Commentary: All-German Champions League Final proves this year belongs to Deutschland

Englishman Fleming: German efficiency has produced one of the strongest leagues in the world

Neven Subotic with Borussia Dortmund

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As an Englishman, we’ve indulged in more than our fair share of sporting sparring with our European ‘foes’ from Germany.

Two (printable) phrases you often hear from bitter English soccer fans after a defeat to our European neighbors are:

  1. ‘Never underestimate the Germans’
  2. ‘You can’t not be impressed by this German efficiency’ (usually followed by some car geek linking it to their automotive engineering – ‘well, you’ve just got to look at the new Volkswagen’)

More often than not, the English have come off worse – certainly on the big occasions – though there are a few (hollow) highlights which stand out.

Munich, September 2001 … Germany 1, England 5 (2002 World Cup qualifier). Germany reached the World Cup final a year later.

Charleroi, June 2000 … England 1, Germany 0 (Euro 2000 group match). Neither nation emerged from the group stage.

READ: Reflecting on rise of Borussia Dortmund's Neven Subotic

That win in Belgium was England’s first competitive victory over Germany since the World Cup final win at Wembley (against West Germany) in the summer of 1966.

There has been club success against German teams, of course, but not this year. This year belongs to Deutschland in European soccer’s top club competition, the Champions League, highlighted by the all-German final at Wembley on Saturday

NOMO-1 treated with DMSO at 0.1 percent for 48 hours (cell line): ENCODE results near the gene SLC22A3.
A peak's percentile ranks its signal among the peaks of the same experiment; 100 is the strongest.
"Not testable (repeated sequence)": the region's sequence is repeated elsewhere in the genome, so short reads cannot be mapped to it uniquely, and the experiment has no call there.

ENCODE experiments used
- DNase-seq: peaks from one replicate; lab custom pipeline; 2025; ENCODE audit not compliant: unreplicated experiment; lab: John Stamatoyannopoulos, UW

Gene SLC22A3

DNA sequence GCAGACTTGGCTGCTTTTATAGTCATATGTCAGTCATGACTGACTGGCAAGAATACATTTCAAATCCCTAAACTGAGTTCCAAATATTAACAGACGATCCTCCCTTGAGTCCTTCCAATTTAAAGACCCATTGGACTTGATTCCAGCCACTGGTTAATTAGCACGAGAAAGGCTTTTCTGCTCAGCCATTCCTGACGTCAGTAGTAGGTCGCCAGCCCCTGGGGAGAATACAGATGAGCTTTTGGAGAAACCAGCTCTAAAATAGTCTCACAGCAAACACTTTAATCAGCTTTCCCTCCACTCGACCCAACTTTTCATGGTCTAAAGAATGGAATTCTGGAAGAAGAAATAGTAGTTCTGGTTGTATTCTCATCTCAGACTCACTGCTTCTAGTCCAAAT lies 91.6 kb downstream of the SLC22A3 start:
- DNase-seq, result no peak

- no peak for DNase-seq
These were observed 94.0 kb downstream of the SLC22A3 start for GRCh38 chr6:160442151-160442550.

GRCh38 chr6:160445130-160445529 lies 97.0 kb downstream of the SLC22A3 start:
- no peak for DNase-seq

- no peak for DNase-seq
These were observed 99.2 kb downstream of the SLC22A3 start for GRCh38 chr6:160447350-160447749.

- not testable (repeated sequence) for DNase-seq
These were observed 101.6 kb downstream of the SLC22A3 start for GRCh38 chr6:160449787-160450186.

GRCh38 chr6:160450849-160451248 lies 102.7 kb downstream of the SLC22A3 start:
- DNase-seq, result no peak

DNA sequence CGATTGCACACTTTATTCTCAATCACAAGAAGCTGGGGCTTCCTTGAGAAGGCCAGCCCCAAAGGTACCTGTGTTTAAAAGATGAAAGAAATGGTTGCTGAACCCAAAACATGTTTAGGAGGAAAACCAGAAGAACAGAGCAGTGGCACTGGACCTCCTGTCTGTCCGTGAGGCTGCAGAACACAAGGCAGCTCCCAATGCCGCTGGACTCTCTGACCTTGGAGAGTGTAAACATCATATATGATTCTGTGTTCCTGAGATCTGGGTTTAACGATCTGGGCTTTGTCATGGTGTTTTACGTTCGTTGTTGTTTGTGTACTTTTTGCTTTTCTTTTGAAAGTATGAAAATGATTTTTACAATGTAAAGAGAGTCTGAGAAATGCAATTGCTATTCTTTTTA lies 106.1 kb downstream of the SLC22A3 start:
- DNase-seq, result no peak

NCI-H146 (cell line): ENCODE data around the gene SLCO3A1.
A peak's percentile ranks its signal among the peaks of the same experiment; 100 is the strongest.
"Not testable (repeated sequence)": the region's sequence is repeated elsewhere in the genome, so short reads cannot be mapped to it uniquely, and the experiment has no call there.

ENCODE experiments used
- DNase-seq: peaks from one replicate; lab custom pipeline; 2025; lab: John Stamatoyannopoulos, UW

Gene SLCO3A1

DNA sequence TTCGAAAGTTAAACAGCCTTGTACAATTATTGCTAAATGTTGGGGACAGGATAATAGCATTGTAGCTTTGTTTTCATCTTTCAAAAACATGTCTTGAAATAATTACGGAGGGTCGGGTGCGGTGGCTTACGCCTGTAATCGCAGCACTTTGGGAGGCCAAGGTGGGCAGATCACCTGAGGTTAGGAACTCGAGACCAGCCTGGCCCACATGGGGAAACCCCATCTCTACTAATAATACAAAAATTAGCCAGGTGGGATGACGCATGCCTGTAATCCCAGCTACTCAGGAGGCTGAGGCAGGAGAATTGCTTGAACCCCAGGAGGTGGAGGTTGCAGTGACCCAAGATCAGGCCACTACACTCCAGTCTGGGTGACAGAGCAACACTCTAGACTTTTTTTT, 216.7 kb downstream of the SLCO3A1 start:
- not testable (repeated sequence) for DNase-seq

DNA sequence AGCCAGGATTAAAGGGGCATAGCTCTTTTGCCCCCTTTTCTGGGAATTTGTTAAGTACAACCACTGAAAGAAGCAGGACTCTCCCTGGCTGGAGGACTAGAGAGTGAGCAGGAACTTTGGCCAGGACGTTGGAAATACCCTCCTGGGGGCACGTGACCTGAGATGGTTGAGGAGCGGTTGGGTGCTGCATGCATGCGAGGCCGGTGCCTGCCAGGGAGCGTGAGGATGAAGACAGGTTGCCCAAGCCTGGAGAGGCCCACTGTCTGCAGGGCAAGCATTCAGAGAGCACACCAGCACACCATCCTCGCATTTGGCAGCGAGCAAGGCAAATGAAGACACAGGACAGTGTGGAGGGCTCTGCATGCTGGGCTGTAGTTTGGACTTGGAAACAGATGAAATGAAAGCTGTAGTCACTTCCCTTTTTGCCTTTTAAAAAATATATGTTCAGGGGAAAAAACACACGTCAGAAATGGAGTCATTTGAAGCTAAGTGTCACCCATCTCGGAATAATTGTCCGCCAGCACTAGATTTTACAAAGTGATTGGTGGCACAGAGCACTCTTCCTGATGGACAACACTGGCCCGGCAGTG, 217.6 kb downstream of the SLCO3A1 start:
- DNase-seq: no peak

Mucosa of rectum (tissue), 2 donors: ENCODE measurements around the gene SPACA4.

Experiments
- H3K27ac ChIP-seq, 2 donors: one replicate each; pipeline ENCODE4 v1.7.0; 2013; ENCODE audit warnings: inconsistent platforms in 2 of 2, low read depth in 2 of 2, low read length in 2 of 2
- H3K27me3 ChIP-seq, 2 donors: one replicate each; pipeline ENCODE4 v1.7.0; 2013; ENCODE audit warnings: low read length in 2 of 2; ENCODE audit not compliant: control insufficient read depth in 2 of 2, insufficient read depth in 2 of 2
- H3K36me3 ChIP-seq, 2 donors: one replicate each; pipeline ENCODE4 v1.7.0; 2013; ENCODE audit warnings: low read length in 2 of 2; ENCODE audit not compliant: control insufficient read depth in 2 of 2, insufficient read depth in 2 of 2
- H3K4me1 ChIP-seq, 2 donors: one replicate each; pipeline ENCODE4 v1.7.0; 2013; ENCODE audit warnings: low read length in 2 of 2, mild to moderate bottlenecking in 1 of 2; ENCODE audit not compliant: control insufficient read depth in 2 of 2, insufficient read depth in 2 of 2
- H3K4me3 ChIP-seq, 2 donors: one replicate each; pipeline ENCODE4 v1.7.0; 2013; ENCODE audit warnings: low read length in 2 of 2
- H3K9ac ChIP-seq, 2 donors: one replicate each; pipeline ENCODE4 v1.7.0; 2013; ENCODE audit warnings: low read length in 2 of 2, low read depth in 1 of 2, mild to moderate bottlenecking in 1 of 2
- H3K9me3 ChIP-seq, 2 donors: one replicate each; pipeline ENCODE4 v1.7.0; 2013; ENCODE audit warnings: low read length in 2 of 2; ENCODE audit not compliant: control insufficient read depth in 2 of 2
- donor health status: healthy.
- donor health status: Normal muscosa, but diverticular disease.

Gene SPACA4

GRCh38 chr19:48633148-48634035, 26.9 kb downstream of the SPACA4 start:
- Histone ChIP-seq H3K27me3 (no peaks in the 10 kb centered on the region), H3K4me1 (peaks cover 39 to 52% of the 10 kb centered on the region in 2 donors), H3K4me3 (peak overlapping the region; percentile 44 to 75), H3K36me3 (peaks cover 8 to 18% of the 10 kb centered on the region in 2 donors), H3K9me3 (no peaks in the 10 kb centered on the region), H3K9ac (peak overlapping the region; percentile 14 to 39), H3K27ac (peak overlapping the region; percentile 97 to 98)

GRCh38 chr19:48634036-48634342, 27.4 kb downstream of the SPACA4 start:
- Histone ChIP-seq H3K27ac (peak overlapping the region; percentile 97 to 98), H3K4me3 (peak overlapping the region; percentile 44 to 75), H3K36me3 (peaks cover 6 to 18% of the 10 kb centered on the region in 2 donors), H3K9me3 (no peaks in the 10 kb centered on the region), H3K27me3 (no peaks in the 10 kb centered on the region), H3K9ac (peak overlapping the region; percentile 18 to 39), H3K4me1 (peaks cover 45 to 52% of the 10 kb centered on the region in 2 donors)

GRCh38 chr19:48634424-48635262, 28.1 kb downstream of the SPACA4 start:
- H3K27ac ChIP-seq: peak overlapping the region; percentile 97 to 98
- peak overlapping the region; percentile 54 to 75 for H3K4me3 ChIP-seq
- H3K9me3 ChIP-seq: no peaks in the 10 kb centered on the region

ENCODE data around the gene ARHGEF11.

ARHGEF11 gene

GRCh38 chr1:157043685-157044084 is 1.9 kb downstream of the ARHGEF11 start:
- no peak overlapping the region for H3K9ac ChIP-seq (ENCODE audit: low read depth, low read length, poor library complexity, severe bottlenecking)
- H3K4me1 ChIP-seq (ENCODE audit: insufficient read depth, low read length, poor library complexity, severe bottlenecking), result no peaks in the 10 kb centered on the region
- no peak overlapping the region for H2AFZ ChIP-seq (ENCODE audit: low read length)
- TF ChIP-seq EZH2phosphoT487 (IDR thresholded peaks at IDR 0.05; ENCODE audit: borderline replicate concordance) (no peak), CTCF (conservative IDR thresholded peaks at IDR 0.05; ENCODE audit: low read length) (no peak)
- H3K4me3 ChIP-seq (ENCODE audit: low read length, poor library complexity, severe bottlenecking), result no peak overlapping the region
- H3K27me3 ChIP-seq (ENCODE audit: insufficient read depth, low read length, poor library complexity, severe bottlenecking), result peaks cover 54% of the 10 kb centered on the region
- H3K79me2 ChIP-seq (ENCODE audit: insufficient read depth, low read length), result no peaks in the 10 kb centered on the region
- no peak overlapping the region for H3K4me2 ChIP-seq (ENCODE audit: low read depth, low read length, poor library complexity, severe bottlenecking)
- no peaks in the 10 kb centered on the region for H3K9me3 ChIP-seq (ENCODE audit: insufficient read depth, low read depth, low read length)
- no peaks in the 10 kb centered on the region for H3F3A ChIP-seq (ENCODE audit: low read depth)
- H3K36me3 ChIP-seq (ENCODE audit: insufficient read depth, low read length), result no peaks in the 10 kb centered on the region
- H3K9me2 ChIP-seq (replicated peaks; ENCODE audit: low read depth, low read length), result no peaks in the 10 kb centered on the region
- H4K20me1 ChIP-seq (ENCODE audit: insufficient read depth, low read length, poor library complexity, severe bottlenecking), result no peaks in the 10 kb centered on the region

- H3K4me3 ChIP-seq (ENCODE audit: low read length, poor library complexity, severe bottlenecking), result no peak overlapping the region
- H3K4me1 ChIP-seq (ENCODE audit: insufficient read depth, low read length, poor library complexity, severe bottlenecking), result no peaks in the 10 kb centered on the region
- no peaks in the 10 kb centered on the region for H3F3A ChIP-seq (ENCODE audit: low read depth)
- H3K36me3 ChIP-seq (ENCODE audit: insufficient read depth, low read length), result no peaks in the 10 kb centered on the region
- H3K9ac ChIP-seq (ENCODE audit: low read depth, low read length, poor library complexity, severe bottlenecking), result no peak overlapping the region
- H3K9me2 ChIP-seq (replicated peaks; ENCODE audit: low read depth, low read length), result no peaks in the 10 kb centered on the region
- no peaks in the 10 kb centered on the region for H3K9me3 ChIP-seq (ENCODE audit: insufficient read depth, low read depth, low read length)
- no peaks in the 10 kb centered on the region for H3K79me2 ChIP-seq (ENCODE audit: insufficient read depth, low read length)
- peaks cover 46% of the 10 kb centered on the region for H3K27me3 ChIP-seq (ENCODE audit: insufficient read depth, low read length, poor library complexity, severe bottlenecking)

(NOTE: Fox will provide hours of content, starting with a pre-game show on Fox Soccer at 11 am MT, a pre-game show at noon on the main Fox network as well as Fox Deportes AND foxsoccer2go.com followed by kick off at 12:45 pm on the same mediums, and ended with a post-game show after the match on Fox Soccer).

And whilst the rest of European soccer’s leading leagues have flirted with financial ruin in the quest for success, German efficiency has produced one of the strongest, secure and successful soccer leagues in the world.

Plus, whereas German soccer had a reputation of being disciplined to the extent that it limited flair, that is no longer the case.

Packed stadiums, realistic ticket prices and a top-quality product, and it’ll be on show for the rest of us to see this weekend.

See points 1 and 2 above.

Of course this is the first all-German Champions League final …

Little stat for you …

Cheapest ticket to watch Bayern Munich - $18

Cheapest ticket to watch Fulham - $36